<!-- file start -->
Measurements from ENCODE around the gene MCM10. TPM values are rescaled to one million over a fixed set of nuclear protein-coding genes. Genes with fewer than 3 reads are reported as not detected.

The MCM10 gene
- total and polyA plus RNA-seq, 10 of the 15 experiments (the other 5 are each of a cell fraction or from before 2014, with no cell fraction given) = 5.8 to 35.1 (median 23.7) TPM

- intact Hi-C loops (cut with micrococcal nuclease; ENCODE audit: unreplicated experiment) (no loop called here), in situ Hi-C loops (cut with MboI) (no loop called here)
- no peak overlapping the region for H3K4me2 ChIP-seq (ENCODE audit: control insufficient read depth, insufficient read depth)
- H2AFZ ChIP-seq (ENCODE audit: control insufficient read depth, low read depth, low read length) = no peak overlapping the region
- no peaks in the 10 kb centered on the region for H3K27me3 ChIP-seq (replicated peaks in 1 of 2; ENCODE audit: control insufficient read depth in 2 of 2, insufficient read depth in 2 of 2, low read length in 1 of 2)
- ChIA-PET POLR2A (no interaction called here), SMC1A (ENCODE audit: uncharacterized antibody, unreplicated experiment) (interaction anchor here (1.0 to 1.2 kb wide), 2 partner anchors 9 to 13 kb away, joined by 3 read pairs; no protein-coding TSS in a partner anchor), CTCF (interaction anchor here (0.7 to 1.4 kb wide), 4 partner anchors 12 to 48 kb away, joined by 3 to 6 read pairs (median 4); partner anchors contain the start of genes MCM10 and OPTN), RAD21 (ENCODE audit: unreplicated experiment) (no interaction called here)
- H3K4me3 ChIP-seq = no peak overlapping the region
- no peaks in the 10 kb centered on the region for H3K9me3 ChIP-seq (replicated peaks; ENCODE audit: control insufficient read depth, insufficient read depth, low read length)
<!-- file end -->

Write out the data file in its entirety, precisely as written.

Measurements from ENCODE around the gene MCM10. TPM values are rescaled to one million over a fixed set of nuclear protein-coding genes. Genes with fewer than 3 reads are reported as not detected.

The MCM10 gene
- total and polyA plus RNA-seq, 10 of the 15 experiments (the other 5 are each of a cell fraction or from before 2014, with no cell fraction given) = 5.8 to 35.1 (median 23.7) TPM

- intact Hi-C loops (cut with micrococcal nuclease; ENCODE audit: unreplicated experiment) (no loop called here), in situ Hi-C loops (cut with MboI) (no loop called here)
- no peak overlapping the region for H3K4me2 ChIP-seq (ENCODE audit: control insufficient read depth, insufficient read depth)
- H2AFZ ChIP-seq (ENCODE audit: control insufficient read depth, low read depth, low read length) = no peak overlapping the region
- no peaks in the 10 kb centered on the region for H3K27me3 ChIP-seq (replicated peaks in 1 of 2; ENCODE audit: control insufficient read depth in 2 of 2, insufficient read depth in 2 of 2, low read length in 1 of 2)
- ChIA-PET POLR2A (no interaction called here), SMC1A (ENCODE audit: uncharacterized antibody, unreplicated experiment) (interaction anchor here (1.0 to 1.2 kb wide), 2 partner anchors 9 to 13 kb away, joined by 3 read pairs; no protein-coding TSS in a partner anchor), CTCF (interaction anchor here (0.7 to 1.4 kb wide), 4 partner anchors 12 to 48 kb away, joined by 3 to 6 read pairs (median 4); partner anchors contain the start of genes MCM10 and OPTN), RAD21 (ENCODE audit: unreplicated experiment) (no interaction called here)
- H3K4me3 ChIP-seq = no peak overlapping the region
- no peaks in the 10 kb centered on the region for H3K9me3 ChIP-seq (replicated peaks; ENCODE audit: control insufficient read depth, insufficient read depth, low read length)